Wheat Berry Salad

This. Is. Incredible.

Every single bite will make your mouth sing and your body and soul feel nourished.

That is a tall order for something that sounds so boring as a wheat berry salad. So, you are going to have to trust me on this and just go ahead and make it.  It is equally fantastic warm or room temperature, though I do not like it as much straight out of the fridge.

The ingredient list is very forgiving. Don’t like parsley — skip it.  Want to add corn? Go for it.

For those who do not know what wheat berries are, they are the things one grinds to make whole wheat flour, or plant to grow wheat.  They can be found in the bulk food aisle at Whole Foods, or packaged by Bob’s Red Mill and may be available at your regular supermarket.  Of course, they can also be purchased on Amazon.


  • 1 1/2 cups hard wheat berries
  • 3/4 cup chopped walnut
  • 2-3 stalks celery, finely chopped
  • ½ red bell pepper chopped. 
  • 1/2 cup tart dried cherries or cranberries, chopped
  • 2 scallion, white and green parts, chopped
  • 1/2 cup finely chopped parsley leaves
  • 3 tablespoons olive oil
  • 3 tablespoons apple cider vinegar
  • 2 tablespoons lemon juice
  • Salt and freshly ground black pepper. 


  1. In your Instant Pot: Add 4 ½ cups water to 1-1/2 cups berries. High pressure 30 minutes followed by 10 minute natural release. Drain the wheat berries.*
  2. While cooking the wheat berries, toast the walnuts in a dry skillet over medium-high heat until fragrant, 2 to 3 minutes. Then prepare the remaining ingredients.
  3. In a large bowl, combine the wheat berries, walnuts, celery, dried cherries, scallions, parsley, olive oil, apple cider vinegar, and lemon juice. Add chopped bell peppers if you like. 
  4. Season, to taste, with salt and pepper.

*No pressure cooker? Then, in a large pot combine the wheat berries and enough water to come 2 inches over the wheat berries. Bring to a boil and cook uncovered for 1 hour, or until tender, and drain.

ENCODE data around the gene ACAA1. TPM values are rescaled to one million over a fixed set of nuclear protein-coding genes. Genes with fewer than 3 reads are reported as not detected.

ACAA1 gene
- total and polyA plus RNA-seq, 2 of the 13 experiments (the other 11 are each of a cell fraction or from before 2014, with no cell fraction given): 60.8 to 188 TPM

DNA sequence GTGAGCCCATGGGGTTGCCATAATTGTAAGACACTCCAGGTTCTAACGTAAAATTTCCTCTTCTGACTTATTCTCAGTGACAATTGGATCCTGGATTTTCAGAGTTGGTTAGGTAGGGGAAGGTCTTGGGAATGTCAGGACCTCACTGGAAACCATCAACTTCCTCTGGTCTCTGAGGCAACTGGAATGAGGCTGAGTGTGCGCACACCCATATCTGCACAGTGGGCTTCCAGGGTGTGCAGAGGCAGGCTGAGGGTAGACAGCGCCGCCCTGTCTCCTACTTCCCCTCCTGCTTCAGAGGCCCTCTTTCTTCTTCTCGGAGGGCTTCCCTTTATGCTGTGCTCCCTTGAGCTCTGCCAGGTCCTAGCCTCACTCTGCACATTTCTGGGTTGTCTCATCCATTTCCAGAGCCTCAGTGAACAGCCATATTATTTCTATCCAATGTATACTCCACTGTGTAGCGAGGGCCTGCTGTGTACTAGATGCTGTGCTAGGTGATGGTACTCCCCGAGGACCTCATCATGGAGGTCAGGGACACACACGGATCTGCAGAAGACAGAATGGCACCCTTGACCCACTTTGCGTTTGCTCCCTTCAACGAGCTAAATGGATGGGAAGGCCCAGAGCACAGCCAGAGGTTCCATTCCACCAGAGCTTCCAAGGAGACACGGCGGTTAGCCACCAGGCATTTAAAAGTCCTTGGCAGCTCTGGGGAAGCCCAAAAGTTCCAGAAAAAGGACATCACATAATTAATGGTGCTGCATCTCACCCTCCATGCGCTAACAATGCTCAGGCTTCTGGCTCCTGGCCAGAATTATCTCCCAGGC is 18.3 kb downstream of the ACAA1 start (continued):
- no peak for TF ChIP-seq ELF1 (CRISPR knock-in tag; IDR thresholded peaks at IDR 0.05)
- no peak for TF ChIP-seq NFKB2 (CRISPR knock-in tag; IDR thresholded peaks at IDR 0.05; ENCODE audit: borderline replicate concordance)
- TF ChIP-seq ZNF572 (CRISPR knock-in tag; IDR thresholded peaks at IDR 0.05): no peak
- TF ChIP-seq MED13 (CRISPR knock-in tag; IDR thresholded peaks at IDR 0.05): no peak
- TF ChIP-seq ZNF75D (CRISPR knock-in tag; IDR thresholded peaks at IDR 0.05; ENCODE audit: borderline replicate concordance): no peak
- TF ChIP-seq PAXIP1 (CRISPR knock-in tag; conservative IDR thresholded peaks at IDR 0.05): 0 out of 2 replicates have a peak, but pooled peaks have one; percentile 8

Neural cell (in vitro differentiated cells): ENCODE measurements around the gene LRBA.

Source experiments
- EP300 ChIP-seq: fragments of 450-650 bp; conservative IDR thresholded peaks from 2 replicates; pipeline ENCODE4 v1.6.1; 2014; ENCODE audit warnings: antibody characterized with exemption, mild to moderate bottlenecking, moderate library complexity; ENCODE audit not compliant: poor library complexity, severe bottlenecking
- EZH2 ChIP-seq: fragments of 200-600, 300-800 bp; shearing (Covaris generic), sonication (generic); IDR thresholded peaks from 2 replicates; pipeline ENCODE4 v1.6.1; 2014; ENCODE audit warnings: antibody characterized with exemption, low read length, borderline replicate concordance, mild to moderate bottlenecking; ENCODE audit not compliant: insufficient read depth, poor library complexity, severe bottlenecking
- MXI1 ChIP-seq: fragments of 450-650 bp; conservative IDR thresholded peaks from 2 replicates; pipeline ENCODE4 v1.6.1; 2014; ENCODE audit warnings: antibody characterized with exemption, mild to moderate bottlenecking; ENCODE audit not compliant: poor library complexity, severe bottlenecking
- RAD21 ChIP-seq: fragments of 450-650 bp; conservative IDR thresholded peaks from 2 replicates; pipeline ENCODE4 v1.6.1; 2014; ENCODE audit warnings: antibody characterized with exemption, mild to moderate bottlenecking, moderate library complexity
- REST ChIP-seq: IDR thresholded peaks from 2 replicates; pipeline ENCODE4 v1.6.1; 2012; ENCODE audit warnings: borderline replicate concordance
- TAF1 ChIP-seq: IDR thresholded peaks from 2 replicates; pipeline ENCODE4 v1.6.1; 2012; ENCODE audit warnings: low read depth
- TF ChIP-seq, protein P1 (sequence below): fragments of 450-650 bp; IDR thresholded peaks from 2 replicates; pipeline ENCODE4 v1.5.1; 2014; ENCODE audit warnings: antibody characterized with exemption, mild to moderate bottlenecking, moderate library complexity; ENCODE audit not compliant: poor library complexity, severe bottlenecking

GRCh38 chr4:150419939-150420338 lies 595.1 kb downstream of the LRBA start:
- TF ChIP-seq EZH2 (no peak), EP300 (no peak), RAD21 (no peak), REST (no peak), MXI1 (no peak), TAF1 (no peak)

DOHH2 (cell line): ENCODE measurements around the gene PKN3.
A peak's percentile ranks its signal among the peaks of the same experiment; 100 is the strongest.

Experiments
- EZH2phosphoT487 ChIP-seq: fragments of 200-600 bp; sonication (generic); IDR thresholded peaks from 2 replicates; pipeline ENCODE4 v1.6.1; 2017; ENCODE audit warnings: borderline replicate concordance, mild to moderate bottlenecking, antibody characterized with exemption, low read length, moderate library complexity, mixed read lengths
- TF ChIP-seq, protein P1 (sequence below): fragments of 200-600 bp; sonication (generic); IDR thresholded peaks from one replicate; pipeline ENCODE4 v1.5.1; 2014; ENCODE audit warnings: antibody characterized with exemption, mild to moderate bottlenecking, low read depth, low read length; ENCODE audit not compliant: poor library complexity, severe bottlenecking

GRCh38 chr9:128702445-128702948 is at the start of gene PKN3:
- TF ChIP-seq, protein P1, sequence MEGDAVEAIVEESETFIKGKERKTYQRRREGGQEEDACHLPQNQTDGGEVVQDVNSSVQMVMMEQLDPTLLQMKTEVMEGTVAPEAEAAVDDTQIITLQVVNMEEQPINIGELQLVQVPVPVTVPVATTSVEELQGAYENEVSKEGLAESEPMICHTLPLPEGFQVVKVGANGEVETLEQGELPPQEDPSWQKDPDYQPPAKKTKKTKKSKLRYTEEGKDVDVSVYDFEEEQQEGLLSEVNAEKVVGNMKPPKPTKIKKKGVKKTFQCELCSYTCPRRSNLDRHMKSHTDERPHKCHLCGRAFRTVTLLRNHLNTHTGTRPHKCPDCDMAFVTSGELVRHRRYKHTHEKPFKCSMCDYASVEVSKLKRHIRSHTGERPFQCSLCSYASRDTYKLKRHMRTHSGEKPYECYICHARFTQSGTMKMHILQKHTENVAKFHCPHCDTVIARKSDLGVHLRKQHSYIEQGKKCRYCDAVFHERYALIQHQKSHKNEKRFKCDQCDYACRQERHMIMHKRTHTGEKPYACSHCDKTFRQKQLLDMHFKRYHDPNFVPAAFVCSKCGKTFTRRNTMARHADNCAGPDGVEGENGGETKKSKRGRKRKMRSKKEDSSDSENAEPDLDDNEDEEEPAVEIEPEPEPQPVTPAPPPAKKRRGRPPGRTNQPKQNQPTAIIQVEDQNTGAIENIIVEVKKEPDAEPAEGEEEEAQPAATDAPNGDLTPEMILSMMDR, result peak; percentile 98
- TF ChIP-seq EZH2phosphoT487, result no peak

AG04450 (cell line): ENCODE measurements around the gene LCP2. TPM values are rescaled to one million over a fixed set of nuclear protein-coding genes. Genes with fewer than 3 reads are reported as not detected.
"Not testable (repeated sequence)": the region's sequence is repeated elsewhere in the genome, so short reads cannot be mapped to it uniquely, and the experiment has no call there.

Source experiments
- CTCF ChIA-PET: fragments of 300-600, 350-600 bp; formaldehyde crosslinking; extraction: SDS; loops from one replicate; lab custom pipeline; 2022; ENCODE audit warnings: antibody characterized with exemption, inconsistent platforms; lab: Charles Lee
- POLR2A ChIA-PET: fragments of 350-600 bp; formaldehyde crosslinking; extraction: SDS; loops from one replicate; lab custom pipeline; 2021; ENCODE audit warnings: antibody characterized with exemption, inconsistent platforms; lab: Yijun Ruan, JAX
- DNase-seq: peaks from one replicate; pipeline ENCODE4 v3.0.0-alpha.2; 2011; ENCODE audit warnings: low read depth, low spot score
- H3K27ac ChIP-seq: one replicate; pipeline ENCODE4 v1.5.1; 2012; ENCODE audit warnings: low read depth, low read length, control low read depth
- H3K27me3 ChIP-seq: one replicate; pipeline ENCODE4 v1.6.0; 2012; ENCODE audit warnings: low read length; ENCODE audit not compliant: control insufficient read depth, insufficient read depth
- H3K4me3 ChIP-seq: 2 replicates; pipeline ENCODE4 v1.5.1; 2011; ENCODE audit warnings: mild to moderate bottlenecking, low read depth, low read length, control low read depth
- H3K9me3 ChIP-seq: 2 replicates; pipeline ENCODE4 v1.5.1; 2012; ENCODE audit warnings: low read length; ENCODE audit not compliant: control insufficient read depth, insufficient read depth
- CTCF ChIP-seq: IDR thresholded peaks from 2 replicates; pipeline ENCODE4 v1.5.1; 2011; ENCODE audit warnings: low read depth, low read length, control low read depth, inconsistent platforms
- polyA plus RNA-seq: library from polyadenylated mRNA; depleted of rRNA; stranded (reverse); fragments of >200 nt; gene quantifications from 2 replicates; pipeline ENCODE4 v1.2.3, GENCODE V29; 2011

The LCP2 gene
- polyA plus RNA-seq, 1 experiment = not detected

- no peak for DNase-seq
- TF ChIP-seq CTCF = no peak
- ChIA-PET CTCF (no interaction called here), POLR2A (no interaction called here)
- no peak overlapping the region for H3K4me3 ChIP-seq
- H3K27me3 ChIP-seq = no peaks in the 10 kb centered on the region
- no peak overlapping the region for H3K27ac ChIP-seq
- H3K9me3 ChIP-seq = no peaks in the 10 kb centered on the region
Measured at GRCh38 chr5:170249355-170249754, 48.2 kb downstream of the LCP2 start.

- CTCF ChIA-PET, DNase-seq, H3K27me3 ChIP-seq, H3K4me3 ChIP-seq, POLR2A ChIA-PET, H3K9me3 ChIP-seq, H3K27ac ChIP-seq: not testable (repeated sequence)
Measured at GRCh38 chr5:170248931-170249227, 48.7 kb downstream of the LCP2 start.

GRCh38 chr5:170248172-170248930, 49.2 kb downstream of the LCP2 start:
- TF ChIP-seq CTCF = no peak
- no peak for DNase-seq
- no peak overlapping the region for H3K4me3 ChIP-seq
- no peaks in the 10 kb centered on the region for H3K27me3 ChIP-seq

Nutrition Information

Assuming 6 servings (and it may make less, so multiply everything by six and then divide by however many servings you get out of it):

Calories: 345
Fat: 17.3g
Protein: 8.6g
Carbs: 43.9


Komo Grain Mill (reviewish)

I previously mused about my thoughts on hand-powered versus electric powered mills here.  I settled on an electric mill, and specifically, the grain mill made by Komo. Specifically, I bought the Komo K1 pictured below. It was a little pricey, but so far I am quite happy with it.

One of my favorite uses for the mill is to open it up to the coarse setting and grind 2 ounces of oat groats into a cereal bowl, which I then cover over with vanilla yogurt, and mix to hydrate.  I usually mix in some fruit and put it into a small container and take it to work for breakfast.  Our 1-year old also loves this for breakfast, which is a bonus.

Of course, you don’t need a $600 mill to make coarsely ground oats, and you might even prefer a “flaker” to turn the groats into bigger flakes.  Where the Komo mill really shines is at grinding fine flour from wheat berries. You will find no shortage of reviews for grain mills in general or the Komo mill in particular, and I suggest reading and watching them.

Here are a few things to note in the event they are important to you:

The flour comes out rather warm. The more you grind the warmer it gets.  The heat can be reduced somewhat by refrigerating the wheat berries before you grind them.  I have decided that the warm flour is a ‘bonus’ feature, allowing me to grind right into a bowl of room temperature water so that when I mix up my dough, the dough is warm.  This isn’t really a feature as I’d prefer cold flour which I can mix with the water temperature of my choosing. But, this mill does not turn out cool temperature flour.

The mill is noisy. It is less noisy when I make my “groats” and yogurt because oats are a lot softer and because I grind very little of them so the noise ends very quickly.  But if you are grinding 4 cups of wheat berries, it is not a quiet process and it is not a terribly quick one. Keeping the lid on the hopper dampens the noise somewhat.

The Komo grinds the flour right into your mixing bowl or other vessel.  But, the spout is not all that high so you can’t use a very tall container unless that container rests somewhat below the counter.  The unit fits under the cabinet, though I usually pull it out a bit to make it easier to get the lid off and pour in the wheat berries.  When I am done with it I usually push it back under to make more room on the counter.

One “con” about grinding into a bowl is that it is probably messier than the mills that have a flour chamber.  Often times when the grinding is done, there is still a bit of flour in the spout which will trickle out over time if you don’t reach in there and wipe it out. I don’t care too much, as I will just wipe the counter if flour gets on it.

I have not done any taste tests to determine whether my whole wheat flour yields better tasting loaves than store-bought whole wheat flour. But, I love grinding my own flour because I know that it is never stale.  I also love having wheat berries around because they make delicious and very simple pioneer pancakes.